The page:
Tydd St Giles Tydd St. Giles is a village in Cambridgeshire, England. It was founded in the late 1000s with the building of the church of St. Giles in 1084 on a natural rise in the land of the Fens. The church itself is built of Barnack stone, known to be the gift of the Bishop of Peterborough. The village has a population of around 603. The village is roughly square shaped (formed by the four main roads of Church Lane, Hockland Road, High Broadgate and Newgate Road). Although the village is officially recorded at an altitude of 0 metres, the age of the settlement, and the vowels "i" and "y" in the village name suggest that it stands on a low mound that would have been above the surface of the fen. It is certain that the village was inhabitable before the 16th and 17th Century draining of the fen, because of the age of the church. The Norman church dedicated to St. Giles, dominates the eastern side of the village. The church, although extensively redesigned in the 1800s, still retains its Norman architecture and feel. The West Window was designed by Alan of Walsingham, the designer of the famous "octagon" lantern on Ely Cathedral, this rare clear glass medieval window (which survived the depredations of Oliver Cromwell) fills the whole of the western end of the building. All of the woodwork and pews in the church are later Victorian additions. In the Lady Chapel there are still some remnants of the church's original medieval stained glass, the rest of the church's stained glass is Victorian. The East Window shows the life and passion of Christ, while the North-Western Window depicts the church's (and village's) patron saint, Saint Giles and St. Paul (one of the patrons of the Church of Ss. Peter & Paul in Wisbech). The outer southern wall of the church still has the remains of a medieval sundial, which was in use when the church was a cell of the priory in Wisbech. The church is one of the few in the area to have a separate tower. The tower fell away form the eastern end of the church in the 18th century (due to poor foundations and strong wind), and was rebuilt by Sir George Gilbert Scott when the building was extensively renovated in the 1880s. Local legend has it that the tower was pushed over by the devil, as he could not abide the sound of the church bells. The tower has a ring of six bells with a tenor weight of 8-2-8cwt tuned to A. The bells were recast for the golden jubilee of Queen Victoria, from the original ring of 5, six bells were cast. The bells hang in a wooden frame, and are rung in the traditional English full circle ringing system. In the 1880s the church was renovated by the famous architect and designer of the "K" Class red telephone boxes, Sir George Gilbert Scott. The church was shortened, where the collapse of the tower had destroyed the original sanctuary (The east wall of the building still has the original blank arch). The nave roof was built up to its present level, and a new clerestory was installed (the original can still be seen on the inside where the builders filled the Norman windows. The side aisles were also extended and the roof was re-leaded. The original plans, drawn by Scott can be seen on display at the back of the church, where they are now displayed after being found in a drawer in the church vestry. The church's roof was repaired in 2001â€“2002, as the original Victorian tiling and structure had decayed, letting in rain water along the whole of the nave and the side aisles. At the request of English Nature (now Natural England) the woodwork in the new roofs had holes bored into them to allow the resident colony of pipistrelle bats in and out of the building. The nave roof was blessed by the Right Rev'd Anthony Russell (retired) Bishop of Ely and Lord Spiritual, and the then incumbent of the parish, Rev'd Nigel Whitehouse, the roof was baptised using a bottle of specially brewed ale by Elgood & Sons Ltd., called Tydd St. Tiles. The village has seven listed buildings in its "historic centre" (around Church Lane and Kirkgate). Two of these are the Church and Tower. Also included are the "Old School", a Victorian primary school building and school master's house on Church Lane, which unfortunately has fallen into a state of considerable disrepair. The Old Tithe house (also on Church Lane) is a Grade I listed building, that formerly was part of the parish properties (and used as a parish hall). For centuries it was not used, but was bought by a local member of SPAB, and restored it to its former glory. The other notable building is the Grade 1 listed Elizabethan manor house (Tydd Manor). On Hockland Road is Paget Hall, a Grade II listed building. It was designed by Sir Gilbert Scott for his brother Rev'd Canon John Scott, then Rector of the parish. It was built around the same time as the church was renovated. Paget Hall is most famous for 'The Barn' or 'Party Barn'. Large gatherings were once held, and the tradition is still kept going. People such as Charlie Wood, Bertie Wearing, Zekeriya Keskin and Lawrence Davis have been known to show their faces around there from time to time. The village also has a popular golf and Leisure estate, which includes an 18 hole golf course, two 9 hole practise putting areas, 3-4 mile nature trail, a purpose built fishing lake for keen anglers & holiday lodge homes to buy or rent for short breaks. Plus a restaurant. The estate which is still expanding has a leisure complex being built which will include an indoor swimming pool and beauty therapy spa. Current village amenities also include: Coffee shop/village store, Pub/Restaurant, Community centre, Golf club with 34 mile nature trail & restaurant, Church, Primary school, Barbers & Norfolk Green bus service route no.50 running various times between Wisbech and Long Sutton Monday to Saturday. *Information taken from Wikipedia website January 2012.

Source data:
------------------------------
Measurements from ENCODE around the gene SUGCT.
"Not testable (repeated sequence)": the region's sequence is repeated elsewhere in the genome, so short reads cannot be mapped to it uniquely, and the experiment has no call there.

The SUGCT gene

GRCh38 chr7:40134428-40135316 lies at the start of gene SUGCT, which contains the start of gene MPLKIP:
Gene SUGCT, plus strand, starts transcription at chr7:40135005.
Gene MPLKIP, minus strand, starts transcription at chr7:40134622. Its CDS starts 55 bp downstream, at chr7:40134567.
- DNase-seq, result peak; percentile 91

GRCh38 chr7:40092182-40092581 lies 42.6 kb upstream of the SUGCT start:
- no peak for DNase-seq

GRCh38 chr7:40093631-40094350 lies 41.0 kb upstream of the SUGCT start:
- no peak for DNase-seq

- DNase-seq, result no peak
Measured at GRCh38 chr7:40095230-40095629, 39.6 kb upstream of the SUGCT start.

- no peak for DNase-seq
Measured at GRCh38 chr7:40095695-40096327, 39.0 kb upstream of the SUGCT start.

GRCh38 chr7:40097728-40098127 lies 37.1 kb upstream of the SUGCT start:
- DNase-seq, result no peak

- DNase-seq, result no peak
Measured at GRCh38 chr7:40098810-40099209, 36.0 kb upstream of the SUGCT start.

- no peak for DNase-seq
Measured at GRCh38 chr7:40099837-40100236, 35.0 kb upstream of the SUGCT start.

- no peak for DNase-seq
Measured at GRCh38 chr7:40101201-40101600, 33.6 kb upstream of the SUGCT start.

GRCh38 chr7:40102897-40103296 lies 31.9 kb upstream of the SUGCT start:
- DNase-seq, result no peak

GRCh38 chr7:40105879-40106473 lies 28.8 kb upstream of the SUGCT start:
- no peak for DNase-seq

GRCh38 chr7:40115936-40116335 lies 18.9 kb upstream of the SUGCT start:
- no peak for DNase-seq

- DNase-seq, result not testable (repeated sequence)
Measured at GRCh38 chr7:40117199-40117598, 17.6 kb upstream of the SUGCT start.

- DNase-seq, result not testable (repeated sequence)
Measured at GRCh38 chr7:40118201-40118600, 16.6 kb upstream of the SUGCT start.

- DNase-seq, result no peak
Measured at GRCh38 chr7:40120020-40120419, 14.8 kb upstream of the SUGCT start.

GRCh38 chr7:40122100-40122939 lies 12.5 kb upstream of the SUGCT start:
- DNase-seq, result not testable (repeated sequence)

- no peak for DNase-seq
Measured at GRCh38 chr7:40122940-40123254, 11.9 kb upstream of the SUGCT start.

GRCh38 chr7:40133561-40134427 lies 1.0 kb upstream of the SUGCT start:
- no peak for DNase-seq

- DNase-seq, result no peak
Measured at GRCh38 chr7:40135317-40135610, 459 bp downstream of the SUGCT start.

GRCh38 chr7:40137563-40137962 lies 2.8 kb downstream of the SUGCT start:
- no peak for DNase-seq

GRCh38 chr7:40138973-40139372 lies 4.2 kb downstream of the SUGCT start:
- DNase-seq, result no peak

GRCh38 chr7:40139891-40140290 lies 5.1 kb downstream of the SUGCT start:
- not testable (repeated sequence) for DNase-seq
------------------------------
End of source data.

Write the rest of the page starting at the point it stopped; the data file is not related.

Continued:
Tydd Gote, Tydd St Mary & Sutton St James Tydd Gote Tydd Gote is a semi rural Cambridgeshire village on the outskirts of Wisbech & Sutton Bridge with a population of approx. 800 people. An old amusement to visitors was the Tydd Gote Inn where one half was in Cambridgeshire & the other in Lincolnshire. Popular for fishing & dog walkers along the river bank. Amenities: Tydd Gote has a pub with a restaurant, post office, Chapel & play park. Transport Links: Norfolk Green bus services no. 50. A1101 to Wisbech/A47 or Kings Lynn A17/A47. How far is it (Approx.)? Kings Lynn: 17 miles, Spalding: 17 miles, Holbeach: 9 miles, Wisbech: 6 miles, Peterborough: 30 miles, Cambridge: 45 miles. Tydd St Mary Tydd St Mary is a village and civil parish in the South Holland district of Lincolnshire. The Civil Parish includes the hamlet of Tydd Gote which lies partly in Tydd St Mary and partly in Tydd St Giles, Cambridgeshire. Tydd st Mary has a public house, shop, a local primary school. The Norfolk Green number 50 bus route runs from Wisbech to Long Sutton Monday to Friday passing through 4 times a day. The village has good access to the A1101 road which gives access to both the A17 and via Wisbech the A47. The village has two medieval boundary crosses, one at Manor Hill Corner, which is grade II listed and a scheduled monument, and White Cross which stands north of Poultry Farm at Hunts Gate at the western edge of the village and is a scheduled monument. The parish church is a Grade I listed building dedicated to Saint Mary dating from the 12th century and restored 1869. It has a 15th century west tower and a 15th century font. At the entrance to the churchyard is a grade II listed Lychgate dating from 1919. In the churchyard is a grade II listed fragment of a medieval cross dating from the 14th century. Tysdale House is an early 16th century grade II listed Hall with later alterations. The building was originally H Shape with an open Hall, which was floored in the 17th century and the plan changed in the 18th. The present Dunton Hall is early 19th century, grade II listed and was built on the site of an earlier house, built by Sigismund Trafford who died in 1741. Tydd Station was a railway station on the Peterborough and Sutton Bridge Branch of the Midland and Great Northern Joint Railway, which opened in 1866 and closed in 1959. During the First World War an airfield was established here, during late 1916 or early 1917 as a Home Defence airfield for night patrols. It was used by 51 squadron whose headquarters were at Marham B Flight, established at Tydd St Mary in the summer of 1917. Sutton St James Sutton St James is a small semi rural Lincolnshire village between Wisbech & Holbeach with a population of approx. 1100 people. Popular for dog walkers. Amenities: 2 butchers, hairdresser, fish & chip shop, pub serving food, gun shop, spar convenience store, primary school with nursery, playing field, farm shop, indoor bowls club. Transport Links: Community transport â€“ dial a bus service. How far is it (Approx.)? Kings Lynn: 18 miles, Spalding: 12 miles, Holbeach: 7 miles, Wisbech: 9 miles, Peterborough: 25 miles, Cambridge: 60 miles. A school was built in the village in 1859. It was enlarged in 1893 to hold up to 166 children. Lying in the Lincolnshire Fens, Sutton St James did not exist at the time of Domesday Book of 1086. Sutton St James was a chapelry to the parish of Long Sutton until it was created a civil parish in 1866. The parish church is dedicated to Saint James and is unusual in that the chancel and tower are disconnected, the nave having been destroyed during the Interregnum, when Oliver Cromwell was Lord Protector of England. St James Tower is grade II* listed dating from the 15th century, and being restored in 1879 and 1894. St James Chancel is grade II listed, and dates from the 15th century although heavily restored in 1879 and 1894, with a 20th-century extension. The font bowl is 15th-century. St Ives Cross is a 14th century butter cross. All that now remains are four steps, the base and twelve inches of the shaft. It stands at the junction of four roads west of the village. It is a scheduled monument and grade II listed. Unusually for a small village, there is another cross located near Old Fen Dyke, which is believed to be a market cross, nearly 0.75 miles (1.21 km) south west of St Ives Cross. Similarly, the base, and part of the shaft are all that survive. It is scheduled and grade II listed. It is believed to be one of a rare group of medieval boundary markers of which only two other crosses survive.